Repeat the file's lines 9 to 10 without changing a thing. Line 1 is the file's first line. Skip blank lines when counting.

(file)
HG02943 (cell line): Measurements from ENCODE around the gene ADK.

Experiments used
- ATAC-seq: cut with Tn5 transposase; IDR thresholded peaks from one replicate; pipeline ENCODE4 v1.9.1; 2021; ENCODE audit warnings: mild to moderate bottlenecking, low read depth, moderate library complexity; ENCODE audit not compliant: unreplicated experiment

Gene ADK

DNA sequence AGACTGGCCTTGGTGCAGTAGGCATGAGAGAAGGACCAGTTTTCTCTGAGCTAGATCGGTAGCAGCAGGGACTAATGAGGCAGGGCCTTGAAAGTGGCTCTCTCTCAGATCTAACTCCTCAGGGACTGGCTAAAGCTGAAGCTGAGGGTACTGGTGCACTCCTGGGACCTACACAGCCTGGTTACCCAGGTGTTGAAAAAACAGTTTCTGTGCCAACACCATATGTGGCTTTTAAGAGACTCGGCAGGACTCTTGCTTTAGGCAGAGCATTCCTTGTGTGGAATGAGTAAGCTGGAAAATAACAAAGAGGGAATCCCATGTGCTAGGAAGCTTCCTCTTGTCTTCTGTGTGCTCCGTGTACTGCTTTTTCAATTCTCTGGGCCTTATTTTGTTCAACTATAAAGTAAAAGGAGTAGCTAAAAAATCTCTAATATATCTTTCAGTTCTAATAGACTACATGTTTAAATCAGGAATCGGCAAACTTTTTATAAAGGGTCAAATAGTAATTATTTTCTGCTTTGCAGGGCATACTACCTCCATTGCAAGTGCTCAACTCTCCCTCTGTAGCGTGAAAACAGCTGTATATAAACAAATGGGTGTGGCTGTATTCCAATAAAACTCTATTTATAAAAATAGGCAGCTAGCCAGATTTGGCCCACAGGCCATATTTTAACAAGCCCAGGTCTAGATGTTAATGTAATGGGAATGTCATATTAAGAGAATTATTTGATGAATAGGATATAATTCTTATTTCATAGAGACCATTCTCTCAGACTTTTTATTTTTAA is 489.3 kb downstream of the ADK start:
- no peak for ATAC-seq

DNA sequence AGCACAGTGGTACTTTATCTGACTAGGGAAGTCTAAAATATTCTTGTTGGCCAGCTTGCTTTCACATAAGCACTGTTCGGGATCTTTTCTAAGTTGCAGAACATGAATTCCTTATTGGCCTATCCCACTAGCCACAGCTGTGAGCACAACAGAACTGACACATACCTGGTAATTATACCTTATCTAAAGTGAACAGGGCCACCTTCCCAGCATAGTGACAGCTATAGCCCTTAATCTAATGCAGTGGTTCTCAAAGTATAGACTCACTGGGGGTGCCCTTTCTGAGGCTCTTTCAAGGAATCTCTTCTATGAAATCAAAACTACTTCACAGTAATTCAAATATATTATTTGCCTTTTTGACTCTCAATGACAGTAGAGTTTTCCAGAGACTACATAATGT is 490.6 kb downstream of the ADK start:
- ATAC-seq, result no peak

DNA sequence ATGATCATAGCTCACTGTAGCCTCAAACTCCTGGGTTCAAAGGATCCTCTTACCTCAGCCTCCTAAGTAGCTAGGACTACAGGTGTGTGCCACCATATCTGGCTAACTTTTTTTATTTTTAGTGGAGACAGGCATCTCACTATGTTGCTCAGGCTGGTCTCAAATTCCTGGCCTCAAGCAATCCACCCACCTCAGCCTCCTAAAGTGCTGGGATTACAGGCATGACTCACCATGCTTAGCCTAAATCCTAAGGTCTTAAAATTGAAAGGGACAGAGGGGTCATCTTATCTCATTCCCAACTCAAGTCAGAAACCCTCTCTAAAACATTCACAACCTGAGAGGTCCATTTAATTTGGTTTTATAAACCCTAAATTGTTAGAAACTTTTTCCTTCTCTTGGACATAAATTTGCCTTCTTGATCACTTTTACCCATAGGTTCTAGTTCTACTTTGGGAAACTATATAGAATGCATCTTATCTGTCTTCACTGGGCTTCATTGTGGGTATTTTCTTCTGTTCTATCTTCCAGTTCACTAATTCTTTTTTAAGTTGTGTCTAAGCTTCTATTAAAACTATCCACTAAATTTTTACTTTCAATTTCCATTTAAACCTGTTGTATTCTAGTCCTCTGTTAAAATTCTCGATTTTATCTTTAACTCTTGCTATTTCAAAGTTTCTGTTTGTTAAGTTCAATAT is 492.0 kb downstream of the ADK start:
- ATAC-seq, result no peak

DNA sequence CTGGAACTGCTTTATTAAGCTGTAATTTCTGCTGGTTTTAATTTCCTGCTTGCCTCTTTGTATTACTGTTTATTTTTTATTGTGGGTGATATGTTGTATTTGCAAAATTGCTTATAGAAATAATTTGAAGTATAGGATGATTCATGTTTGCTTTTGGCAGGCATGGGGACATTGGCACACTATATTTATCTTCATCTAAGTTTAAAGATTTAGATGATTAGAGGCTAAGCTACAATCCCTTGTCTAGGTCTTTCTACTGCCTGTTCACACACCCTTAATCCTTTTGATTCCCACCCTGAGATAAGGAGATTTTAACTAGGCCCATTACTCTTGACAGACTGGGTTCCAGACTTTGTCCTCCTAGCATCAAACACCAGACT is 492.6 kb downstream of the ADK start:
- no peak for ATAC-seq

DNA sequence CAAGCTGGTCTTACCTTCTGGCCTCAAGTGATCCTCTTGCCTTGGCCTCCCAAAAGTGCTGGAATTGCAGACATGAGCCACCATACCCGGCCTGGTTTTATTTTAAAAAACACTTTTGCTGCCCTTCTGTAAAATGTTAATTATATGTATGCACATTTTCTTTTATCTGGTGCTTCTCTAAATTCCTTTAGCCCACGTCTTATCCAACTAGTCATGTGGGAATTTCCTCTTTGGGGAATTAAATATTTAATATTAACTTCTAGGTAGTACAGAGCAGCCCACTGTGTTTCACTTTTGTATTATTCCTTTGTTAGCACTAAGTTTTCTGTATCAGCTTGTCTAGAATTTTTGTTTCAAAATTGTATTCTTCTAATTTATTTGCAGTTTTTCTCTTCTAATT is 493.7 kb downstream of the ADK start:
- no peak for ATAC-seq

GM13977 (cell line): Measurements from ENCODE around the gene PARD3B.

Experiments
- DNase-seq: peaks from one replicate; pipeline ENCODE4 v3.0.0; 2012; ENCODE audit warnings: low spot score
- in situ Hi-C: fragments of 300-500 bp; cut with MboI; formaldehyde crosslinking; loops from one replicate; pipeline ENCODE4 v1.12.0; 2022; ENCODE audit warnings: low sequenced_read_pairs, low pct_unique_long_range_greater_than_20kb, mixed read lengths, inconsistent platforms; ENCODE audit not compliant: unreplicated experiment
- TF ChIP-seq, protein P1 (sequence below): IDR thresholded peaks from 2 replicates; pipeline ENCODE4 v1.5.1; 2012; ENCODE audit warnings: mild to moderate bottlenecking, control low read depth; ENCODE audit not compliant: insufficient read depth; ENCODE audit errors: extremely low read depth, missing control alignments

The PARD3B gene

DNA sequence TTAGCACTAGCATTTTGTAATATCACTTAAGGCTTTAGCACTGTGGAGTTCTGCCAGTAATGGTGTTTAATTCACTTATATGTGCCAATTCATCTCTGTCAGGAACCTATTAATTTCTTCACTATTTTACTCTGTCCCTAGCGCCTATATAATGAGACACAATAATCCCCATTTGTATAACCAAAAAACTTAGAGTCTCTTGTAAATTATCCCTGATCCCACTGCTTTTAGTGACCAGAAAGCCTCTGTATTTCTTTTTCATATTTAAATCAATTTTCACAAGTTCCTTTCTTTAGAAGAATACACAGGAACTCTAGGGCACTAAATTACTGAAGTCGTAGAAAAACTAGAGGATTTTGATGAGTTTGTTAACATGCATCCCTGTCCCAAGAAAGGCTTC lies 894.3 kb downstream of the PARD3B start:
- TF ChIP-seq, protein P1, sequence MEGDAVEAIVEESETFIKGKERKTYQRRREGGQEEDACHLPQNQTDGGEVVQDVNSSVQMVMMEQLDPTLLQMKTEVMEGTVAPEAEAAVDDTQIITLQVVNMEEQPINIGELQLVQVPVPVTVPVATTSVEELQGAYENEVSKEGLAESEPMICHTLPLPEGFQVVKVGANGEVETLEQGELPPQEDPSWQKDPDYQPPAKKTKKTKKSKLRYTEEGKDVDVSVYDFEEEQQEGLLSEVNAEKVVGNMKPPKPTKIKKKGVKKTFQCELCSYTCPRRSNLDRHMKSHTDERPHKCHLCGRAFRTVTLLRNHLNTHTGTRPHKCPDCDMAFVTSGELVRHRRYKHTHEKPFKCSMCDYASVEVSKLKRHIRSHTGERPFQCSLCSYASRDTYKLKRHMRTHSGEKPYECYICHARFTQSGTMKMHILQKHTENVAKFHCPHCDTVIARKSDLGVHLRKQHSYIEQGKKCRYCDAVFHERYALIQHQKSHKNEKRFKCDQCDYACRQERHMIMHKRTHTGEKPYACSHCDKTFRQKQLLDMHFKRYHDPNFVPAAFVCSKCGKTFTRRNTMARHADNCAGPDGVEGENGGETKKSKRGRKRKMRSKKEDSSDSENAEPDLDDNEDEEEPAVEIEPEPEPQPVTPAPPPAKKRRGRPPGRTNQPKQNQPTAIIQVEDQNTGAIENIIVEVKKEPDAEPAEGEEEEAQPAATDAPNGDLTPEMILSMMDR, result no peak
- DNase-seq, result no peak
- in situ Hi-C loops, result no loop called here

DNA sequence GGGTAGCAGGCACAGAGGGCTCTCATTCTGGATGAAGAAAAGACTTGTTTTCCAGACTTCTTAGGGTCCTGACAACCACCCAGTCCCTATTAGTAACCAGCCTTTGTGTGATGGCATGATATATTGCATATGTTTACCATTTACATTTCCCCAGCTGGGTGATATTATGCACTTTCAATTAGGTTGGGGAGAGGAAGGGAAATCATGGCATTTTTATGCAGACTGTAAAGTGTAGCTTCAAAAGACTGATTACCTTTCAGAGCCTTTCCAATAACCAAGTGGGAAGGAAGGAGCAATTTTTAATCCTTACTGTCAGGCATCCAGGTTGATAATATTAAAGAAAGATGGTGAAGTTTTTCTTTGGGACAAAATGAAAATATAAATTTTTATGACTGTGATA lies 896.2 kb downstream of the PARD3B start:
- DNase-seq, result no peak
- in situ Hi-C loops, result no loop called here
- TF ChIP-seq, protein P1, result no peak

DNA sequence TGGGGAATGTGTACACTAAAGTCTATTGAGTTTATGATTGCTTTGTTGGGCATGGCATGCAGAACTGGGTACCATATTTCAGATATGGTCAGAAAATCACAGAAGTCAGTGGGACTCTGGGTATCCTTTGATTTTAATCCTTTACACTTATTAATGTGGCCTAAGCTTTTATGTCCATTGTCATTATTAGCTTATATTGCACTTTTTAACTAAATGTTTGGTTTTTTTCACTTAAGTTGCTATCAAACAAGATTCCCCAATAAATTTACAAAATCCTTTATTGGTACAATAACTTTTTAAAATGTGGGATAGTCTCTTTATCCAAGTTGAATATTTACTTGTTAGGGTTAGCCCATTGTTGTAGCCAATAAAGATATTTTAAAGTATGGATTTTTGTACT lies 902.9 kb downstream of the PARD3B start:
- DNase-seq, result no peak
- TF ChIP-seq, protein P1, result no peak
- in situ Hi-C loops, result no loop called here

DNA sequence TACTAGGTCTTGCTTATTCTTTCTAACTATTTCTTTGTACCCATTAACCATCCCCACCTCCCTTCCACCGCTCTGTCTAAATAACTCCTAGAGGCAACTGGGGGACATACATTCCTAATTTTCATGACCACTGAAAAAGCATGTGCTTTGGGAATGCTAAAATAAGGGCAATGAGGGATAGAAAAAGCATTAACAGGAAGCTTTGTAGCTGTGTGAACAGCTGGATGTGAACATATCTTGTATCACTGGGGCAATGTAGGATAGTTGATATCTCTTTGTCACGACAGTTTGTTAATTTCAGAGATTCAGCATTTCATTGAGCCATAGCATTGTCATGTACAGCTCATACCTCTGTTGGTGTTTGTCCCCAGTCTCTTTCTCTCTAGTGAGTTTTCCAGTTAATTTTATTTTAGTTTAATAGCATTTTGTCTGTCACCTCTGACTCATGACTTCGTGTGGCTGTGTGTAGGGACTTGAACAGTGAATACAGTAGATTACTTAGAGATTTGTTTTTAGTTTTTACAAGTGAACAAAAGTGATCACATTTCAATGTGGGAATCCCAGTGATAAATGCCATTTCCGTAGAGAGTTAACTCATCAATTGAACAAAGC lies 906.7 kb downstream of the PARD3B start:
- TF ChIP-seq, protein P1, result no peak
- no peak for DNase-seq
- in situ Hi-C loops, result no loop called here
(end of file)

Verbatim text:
DNA sequence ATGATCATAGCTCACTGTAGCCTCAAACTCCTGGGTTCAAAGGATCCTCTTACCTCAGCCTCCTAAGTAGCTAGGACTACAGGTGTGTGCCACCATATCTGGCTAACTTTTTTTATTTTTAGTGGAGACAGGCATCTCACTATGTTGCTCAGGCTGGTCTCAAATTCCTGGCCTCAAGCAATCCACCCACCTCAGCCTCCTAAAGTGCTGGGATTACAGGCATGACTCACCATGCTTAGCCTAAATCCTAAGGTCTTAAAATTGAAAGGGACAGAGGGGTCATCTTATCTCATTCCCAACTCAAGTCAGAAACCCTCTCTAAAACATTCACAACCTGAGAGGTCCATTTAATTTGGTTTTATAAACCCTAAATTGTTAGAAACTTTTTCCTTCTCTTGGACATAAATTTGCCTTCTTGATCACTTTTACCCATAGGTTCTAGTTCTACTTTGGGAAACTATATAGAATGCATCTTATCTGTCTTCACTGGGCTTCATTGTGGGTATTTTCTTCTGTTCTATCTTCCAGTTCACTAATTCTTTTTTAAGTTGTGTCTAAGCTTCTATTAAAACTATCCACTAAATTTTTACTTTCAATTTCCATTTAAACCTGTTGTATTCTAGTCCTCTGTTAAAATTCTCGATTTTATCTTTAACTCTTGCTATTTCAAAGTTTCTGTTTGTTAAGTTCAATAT is 492.0 kb downstream of the ADK start:
- ATAC-seq, result no peak